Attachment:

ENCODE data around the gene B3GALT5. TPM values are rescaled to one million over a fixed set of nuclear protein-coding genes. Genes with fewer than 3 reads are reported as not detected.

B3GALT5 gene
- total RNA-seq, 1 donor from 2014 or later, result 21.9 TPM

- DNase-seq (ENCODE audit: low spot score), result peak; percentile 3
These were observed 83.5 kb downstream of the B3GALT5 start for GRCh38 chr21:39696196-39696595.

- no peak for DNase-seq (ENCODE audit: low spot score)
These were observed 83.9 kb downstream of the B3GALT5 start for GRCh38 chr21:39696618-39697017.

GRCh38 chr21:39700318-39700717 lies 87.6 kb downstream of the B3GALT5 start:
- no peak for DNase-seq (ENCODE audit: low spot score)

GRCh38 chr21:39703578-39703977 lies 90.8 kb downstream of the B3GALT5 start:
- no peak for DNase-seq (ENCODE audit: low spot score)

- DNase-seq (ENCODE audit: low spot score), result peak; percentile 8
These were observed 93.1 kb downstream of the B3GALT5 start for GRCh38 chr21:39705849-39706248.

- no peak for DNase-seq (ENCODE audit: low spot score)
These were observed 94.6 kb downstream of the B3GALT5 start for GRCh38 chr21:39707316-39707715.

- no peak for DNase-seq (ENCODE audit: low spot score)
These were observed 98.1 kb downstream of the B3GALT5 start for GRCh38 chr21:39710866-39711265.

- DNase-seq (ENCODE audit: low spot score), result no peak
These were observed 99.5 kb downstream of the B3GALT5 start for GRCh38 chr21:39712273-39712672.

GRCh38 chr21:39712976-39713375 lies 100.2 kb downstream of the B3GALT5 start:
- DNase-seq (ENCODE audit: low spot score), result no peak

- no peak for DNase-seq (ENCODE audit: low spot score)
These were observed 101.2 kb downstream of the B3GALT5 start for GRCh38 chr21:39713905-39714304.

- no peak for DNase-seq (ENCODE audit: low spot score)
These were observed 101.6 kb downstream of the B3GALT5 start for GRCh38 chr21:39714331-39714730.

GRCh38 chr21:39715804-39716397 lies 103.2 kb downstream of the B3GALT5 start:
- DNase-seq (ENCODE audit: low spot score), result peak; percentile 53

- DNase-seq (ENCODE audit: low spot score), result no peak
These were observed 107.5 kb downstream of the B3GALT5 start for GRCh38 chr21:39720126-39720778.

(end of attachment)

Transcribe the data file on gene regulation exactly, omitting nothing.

ENCODE data around the gene B3GALT5. TPM values are rescaled to one million over a fixed set of nuclear protein-coding genes. Genes with fewer than 3 reads are reported as not detected.

B3GALT5 gene
- total RNA-seq, 1 donor from 2014 or later, result 21.9 TPM

- DNase-seq (ENCODE audit: low spot score), result peak; percentile 3
These were observed 83.5 kb downstream of the B3GALT5 start for GRCh38 chr21:39696196-39696595.

- no peak for DNase-seq (ENCODE audit: low spot score)
These were observed 83.9 kb downstream of the B3GALT5 start for GRCh38 chr21:39696618-39697017.

GRCh38 chr21:39700318-39700717 lies 87.6 kb downstream of the B3GALT5 start:
- no peak for DNase-seq (ENCODE audit: low spot score)

GRCh38 chr21:39703578-39703977 lies 90.8 kb downstream of the B3GALT5 start:
- no peak for DNase-seq (ENCODE audit: low spot score)

- DNase-seq (ENCODE audit: low spot score), result peak; percentile 8
These were observed 93.1 kb downstream of the B3GALT5 start for GRCh38 chr21:39705849-39706248.

- no peak for DNase-seq (ENCODE audit: low spot score)
These were observed 94.6 kb downstream of the B3GALT5 start for GRCh38 chr21:39707316-39707715.

- no peak for DNase-seq (ENCODE audit: low spot score)
These were observed 98.1 kb downstream of the B3GALT5 start for GRCh38 chr21:39710866-39711265.

- DNase-seq (ENCODE audit: low spot score), result no peak
These were observed 99.5 kb downstream of the B3GALT5 start for GRCh38 chr21:39712273-39712672.

GRCh38 chr21:39712976-39713375 lies 100.2 kb downstream of the B3GALT5 start:
- DNase-seq (ENCODE audit: low spot score), result no peak

- no peak for DNase-seq (ENCODE audit: low spot score)
These were observed 101.2 kb downstream of the B3GALT5 start for GRCh38 chr21:39713905-39714304.

- no peak for DNase-seq (ENCODE audit: low spot score)
These were observed 101.6 kb downstream of the B3GALT5 start for GRCh38 chr21:39714331-39714730.

GRCh38 chr21:39715804-39716397 lies 103.2 kb downstream of the B3GALT5 start:
- DNase-seq (ENCODE audit: low spot score), result peak; percentile 53

- DNase-seq (ENCODE audit: low spot score), result no peak
These were observed 107.5 kb downstream of the B3GALT5 start for GRCh38 chr21:39720126-39720778.